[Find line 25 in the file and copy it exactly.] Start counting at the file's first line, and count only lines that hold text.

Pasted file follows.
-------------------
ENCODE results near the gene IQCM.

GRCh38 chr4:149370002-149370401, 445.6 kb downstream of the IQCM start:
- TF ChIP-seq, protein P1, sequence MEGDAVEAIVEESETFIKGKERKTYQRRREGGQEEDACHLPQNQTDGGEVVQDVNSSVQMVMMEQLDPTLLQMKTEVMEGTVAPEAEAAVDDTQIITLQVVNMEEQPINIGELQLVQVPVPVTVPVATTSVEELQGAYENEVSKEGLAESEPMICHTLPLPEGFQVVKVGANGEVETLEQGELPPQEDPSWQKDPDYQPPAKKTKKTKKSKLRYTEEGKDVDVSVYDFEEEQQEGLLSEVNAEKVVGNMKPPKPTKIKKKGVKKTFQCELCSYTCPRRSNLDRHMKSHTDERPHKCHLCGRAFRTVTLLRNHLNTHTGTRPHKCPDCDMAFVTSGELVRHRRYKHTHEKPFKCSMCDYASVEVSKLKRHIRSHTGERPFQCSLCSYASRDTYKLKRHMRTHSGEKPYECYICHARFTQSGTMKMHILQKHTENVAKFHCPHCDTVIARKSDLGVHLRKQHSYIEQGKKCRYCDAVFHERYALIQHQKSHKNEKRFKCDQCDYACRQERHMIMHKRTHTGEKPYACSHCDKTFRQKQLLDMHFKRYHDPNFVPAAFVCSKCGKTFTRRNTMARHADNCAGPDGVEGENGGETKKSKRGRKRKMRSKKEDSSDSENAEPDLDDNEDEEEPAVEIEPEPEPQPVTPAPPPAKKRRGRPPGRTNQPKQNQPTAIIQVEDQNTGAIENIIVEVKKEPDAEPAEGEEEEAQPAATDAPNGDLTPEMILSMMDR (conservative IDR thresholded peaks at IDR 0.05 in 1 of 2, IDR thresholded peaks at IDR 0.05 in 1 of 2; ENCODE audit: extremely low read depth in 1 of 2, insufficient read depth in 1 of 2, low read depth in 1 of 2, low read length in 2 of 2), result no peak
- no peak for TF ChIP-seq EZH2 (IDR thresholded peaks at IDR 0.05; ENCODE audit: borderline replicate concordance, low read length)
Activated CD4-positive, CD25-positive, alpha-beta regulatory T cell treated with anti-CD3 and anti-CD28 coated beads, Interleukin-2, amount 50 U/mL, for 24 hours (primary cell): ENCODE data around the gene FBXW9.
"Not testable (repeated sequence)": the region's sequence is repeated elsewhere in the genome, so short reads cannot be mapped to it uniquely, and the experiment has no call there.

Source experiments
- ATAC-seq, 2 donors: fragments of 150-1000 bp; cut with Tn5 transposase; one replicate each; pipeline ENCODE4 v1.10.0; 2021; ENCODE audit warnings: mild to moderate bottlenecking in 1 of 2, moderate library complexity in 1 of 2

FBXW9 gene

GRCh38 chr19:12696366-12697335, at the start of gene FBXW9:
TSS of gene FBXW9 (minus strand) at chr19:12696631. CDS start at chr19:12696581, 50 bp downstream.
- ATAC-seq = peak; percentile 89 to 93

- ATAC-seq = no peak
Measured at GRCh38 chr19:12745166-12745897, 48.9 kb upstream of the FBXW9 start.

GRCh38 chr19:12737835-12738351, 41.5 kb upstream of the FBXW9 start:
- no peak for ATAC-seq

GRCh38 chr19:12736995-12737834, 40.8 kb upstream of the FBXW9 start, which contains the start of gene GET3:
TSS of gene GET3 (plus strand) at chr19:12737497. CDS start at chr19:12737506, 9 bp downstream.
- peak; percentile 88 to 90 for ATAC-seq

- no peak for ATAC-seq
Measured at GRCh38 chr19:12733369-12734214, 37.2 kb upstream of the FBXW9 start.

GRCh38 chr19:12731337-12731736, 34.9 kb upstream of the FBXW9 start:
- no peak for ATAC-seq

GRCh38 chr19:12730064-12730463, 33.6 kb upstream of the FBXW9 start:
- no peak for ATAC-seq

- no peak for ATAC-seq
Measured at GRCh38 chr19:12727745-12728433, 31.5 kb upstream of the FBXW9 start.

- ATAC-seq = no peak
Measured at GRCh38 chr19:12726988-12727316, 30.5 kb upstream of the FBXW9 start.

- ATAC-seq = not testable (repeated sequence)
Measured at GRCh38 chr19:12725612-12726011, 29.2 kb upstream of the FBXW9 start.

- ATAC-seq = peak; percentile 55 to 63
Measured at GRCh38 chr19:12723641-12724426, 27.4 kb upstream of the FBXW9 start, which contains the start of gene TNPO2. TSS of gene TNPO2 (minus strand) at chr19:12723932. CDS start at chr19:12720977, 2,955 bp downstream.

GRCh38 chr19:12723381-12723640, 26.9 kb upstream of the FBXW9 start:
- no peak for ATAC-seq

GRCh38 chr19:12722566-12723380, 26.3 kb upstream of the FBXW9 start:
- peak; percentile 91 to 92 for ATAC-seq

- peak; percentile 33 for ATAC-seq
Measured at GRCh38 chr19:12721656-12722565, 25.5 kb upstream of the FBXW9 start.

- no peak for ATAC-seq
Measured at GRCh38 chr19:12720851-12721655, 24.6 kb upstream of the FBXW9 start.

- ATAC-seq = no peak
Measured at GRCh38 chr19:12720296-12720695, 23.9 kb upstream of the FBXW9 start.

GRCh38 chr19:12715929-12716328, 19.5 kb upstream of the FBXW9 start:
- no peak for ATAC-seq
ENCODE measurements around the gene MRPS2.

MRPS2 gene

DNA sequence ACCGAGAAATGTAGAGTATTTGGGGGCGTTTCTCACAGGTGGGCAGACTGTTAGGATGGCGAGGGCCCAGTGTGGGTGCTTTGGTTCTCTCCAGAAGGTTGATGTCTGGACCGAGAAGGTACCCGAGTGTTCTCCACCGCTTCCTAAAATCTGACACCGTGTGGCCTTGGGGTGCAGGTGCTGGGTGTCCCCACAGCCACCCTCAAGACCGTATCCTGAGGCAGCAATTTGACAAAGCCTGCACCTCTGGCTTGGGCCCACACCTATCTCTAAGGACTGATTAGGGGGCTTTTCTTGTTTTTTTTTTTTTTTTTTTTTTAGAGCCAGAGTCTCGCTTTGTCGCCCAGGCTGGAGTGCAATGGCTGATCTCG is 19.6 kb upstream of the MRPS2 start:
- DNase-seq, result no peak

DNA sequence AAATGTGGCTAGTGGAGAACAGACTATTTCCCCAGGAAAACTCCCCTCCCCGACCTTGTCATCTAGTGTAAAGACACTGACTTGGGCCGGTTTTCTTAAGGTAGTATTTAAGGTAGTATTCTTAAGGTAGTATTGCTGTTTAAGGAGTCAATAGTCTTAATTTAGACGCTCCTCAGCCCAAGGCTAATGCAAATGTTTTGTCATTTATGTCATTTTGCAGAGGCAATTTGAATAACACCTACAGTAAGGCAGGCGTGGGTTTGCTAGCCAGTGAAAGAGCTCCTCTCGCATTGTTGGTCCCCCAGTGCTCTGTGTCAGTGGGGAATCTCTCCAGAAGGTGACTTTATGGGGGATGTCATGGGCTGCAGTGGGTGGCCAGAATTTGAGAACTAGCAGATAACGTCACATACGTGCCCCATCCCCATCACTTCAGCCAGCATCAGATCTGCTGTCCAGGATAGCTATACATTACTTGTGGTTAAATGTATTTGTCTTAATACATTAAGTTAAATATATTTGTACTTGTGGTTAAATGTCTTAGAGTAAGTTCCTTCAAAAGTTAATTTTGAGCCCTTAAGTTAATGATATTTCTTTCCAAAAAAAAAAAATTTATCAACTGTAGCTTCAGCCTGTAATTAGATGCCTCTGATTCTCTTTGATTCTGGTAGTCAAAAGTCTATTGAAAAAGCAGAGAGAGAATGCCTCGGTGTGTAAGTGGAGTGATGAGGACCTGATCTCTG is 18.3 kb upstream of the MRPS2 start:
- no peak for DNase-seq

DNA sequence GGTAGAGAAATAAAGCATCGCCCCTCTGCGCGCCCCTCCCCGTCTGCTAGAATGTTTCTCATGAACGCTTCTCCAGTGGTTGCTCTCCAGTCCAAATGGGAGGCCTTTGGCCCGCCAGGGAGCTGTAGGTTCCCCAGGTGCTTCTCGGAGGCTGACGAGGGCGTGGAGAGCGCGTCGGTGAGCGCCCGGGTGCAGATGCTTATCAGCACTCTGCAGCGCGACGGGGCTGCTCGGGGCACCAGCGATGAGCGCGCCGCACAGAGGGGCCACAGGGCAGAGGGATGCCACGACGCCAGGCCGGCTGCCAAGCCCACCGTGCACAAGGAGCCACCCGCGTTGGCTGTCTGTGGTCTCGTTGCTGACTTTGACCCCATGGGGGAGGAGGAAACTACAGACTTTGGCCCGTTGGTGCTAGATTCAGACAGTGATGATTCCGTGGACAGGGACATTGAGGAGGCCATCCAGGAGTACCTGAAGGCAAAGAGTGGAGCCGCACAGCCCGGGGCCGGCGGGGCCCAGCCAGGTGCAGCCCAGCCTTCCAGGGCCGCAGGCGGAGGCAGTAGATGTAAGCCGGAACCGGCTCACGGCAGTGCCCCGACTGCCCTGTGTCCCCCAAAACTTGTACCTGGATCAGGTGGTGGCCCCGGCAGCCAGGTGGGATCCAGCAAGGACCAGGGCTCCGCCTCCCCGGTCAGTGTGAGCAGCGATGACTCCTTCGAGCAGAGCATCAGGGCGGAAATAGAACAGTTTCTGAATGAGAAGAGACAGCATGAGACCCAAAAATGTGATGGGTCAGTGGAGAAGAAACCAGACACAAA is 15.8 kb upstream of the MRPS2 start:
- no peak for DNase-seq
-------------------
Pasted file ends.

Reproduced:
- no peak for ATAC-seq